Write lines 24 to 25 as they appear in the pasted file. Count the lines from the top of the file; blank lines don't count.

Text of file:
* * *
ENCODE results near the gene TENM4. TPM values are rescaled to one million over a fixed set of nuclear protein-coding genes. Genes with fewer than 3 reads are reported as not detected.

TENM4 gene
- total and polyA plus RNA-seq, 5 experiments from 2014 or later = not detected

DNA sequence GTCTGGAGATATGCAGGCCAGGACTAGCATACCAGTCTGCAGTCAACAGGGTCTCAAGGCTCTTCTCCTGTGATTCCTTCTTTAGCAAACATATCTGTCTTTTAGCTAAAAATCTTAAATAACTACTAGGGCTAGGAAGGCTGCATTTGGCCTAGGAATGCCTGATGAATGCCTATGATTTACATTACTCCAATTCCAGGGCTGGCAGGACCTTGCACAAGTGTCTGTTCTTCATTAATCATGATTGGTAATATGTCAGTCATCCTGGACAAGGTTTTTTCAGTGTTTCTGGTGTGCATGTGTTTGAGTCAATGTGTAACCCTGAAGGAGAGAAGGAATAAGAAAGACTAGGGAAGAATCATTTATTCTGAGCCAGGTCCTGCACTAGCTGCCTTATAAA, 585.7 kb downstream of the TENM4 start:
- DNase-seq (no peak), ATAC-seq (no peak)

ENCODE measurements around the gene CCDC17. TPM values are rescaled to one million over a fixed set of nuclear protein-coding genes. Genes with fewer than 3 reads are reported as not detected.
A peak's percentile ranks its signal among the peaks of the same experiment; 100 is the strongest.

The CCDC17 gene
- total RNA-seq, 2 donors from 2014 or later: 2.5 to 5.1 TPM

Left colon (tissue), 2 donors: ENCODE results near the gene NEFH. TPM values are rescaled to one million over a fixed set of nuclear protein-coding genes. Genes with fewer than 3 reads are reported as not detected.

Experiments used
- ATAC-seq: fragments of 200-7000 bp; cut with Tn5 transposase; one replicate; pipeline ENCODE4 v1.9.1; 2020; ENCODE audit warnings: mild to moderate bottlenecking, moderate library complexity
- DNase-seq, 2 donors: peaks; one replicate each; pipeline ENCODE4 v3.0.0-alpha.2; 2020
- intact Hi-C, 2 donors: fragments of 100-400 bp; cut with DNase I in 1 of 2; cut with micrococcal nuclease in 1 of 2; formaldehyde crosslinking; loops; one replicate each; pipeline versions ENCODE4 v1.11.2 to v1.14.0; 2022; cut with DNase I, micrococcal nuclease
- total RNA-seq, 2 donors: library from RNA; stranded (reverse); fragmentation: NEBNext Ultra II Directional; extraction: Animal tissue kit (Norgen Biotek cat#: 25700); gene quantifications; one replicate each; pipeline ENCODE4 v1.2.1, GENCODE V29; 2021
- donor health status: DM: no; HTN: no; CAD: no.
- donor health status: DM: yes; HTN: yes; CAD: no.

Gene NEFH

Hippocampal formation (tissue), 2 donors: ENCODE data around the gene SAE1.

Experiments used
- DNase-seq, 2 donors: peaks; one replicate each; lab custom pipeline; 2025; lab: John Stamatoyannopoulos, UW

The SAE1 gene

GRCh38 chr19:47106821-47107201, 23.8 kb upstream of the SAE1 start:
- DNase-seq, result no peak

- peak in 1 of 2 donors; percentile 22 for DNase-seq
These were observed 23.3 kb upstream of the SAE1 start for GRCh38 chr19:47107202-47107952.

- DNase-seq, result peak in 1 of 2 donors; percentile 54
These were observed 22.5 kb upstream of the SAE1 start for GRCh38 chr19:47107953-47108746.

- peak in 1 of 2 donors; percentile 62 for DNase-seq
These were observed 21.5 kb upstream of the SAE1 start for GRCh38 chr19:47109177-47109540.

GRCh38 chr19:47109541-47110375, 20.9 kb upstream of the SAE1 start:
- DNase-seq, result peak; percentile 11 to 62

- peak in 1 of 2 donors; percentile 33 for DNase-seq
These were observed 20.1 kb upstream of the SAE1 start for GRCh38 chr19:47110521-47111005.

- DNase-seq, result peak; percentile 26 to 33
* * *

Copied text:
- DNase-seq, result no peak

- peak in 1 of 2 donors; percentile 22 for DNase-seq